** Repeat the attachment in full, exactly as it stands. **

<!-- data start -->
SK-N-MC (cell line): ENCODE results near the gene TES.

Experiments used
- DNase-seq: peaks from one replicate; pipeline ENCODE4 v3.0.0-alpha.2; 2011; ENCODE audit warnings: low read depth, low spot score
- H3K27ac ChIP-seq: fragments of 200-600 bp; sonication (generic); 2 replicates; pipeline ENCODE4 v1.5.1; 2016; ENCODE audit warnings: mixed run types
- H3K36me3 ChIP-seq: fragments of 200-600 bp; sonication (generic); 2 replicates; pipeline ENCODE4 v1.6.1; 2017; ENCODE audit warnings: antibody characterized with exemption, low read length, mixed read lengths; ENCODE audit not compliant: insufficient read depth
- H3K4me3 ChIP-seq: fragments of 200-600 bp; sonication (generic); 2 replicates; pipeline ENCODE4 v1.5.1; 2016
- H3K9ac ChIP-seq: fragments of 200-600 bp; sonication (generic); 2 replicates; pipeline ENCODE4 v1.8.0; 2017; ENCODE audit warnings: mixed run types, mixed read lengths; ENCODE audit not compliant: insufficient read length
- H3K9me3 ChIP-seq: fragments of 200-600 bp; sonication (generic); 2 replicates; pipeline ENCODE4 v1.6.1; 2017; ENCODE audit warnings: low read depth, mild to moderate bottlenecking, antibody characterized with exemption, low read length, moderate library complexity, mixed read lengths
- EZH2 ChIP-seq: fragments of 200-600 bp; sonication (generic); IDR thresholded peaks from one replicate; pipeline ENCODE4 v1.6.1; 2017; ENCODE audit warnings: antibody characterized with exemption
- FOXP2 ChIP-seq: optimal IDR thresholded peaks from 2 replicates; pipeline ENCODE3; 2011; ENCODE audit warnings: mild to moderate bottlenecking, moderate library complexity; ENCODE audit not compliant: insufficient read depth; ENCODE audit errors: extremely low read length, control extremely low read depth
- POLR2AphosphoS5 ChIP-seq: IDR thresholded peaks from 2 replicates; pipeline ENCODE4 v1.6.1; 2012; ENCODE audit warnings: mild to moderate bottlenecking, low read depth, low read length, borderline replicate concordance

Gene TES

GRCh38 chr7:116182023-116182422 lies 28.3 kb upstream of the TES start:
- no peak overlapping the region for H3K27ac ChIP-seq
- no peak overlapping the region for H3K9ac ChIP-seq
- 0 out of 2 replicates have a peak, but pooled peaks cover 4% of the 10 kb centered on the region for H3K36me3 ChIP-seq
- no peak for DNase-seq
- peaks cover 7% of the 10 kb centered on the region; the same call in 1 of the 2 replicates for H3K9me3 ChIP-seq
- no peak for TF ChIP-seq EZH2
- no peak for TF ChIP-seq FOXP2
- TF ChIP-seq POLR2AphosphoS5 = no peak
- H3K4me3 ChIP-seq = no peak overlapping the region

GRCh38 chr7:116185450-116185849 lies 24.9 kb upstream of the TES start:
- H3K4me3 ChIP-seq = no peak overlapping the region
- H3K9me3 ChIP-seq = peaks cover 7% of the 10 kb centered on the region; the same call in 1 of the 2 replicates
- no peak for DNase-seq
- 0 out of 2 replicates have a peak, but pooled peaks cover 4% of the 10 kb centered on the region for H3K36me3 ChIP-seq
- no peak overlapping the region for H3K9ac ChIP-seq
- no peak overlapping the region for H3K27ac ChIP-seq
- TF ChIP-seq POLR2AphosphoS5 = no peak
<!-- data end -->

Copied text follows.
SK-N-MC (cell line): ENCODE results near the gene TES.

Experiments used
- DNase-seq: peaks from one replicate; pipeline ENCODE4 v3.0.0-alpha.2; 2011; ENCODE audit warnings: low read depth, low spot score
- H3K27ac ChIP-seq: fragments of 200-600 bp; sonication (generic); 2 replicates; pipeline ENCODE4 v1.5.1; 2016; ENCODE audit warnings: mixed run types
- H3K36me3 ChIP-seq: fragments of 200-600 bp; sonication (generic); 2 replicates; pipeline ENCODE4 v1.6.1; 2017; ENCODE audit warnings: antibody characterized with exemption, low read length, mixed read lengths; ENCODE audit not compliant: insufficient read depth
- H3K4me3 ChIP-seq: fragments of 200-600 bp; sonication (generic); 2 replicates; pipeline ENCODE4 v1.5.1; 2016
- H3K9ac ChIP-seq: fragments of 200-600 bp; sonication (generic); 2 replicates; pipeline ENCODE4 v1.8.0; 2017; ENCODE audit warnings: mixed run types, mixed read lengths; ENCODE audit not compliant: insufficient read length
- H3K9me3 ChIP-seq: fragments of 200-600 bp; sonication (generic); 2 replicates; pipeline ENCODE4 v1.6.1; 2017; ENCODE audit warnings: low read depth, mild to moderate bottlenecking, antibody characterized with exemption, low read length, moderate library complexity, mixed read lengths
- EZH2 ChIP-seq: fragments of 200-600 bp; sonication (generic); IDR thresholded peaks from one replicate; pipeline ENCODE4 v1.6.1; 2017; ENCODE audit warnings: antibody characterized with exemption
- FOXP2 ChIP-seq: optimal IDR thresholded peaks from 2 replicates; pipeline ENCODE3; 2011; ENCODE audit warnings: mild to moderate bottlenecking, moderate library complexity; ENCODE audit not compliant: insufficient read depth; ENCODE audit errors: extremely low read length, control extremely low read depth
- POLR2AphosphoS5 ChIP-seq: IDR thresholded peaks from 2 replicates; pipeline ENCODE4 v1.6.1; 2012; ENCODE audit warnings: mild to moderate bottlenecking, low read depth, low read length, borderline replicate concordance

Gene TES

GRCh38 chr7:116182023-116182422 lies 28.3 kb upstream of the TES start:
- no peak overlapping the region for H3K27ac ChIP-seq
- no peak overlapping the region for H3K9ac ChIP-seq
- 0 out of 2 replicates have a peak, but pooled peaks cover 4% of the 10 kb centered on the region for H3K36me3 ChIP-seq
- no peak for DNase-seq
- peaks cover 7% of the 10 kb centered on the region; the same call in 1 of the 2 replicates for H3K9me3 ChIP-seq
- no peak for TF ChIP-seq EZH2
- no peak for TF ChIP-seq FOXP2
- TF ChIP-seq POLR2AphosphoS5 = no peak
- H3K4me3 ChIP-seq = no peak overlapping the region

GRCh38 chr7:116185450-116185849 lies 24.9 kb upstream of the TES start:
- H3K4me3 ChIP-seq = no peak overlapping the region
- H3K9me3 ChIP-seq = peaks cover 7% of the 10 kb centered on the region; the same call in 1 of the 2 replicates
- no peak for DNase-seq
- 0 out of 2 replicates have a peak, but pooled peaks cover 4% of the 10 kb centered on the region for H3K36me3 ChIP-seq
- no peak overlapping the region for H3K9ac ChIP-seq
- no peak overlapping the region for H3K27ac ChIP-seq
- TF ChIP-seq POLR2AphosphoS5 = no peak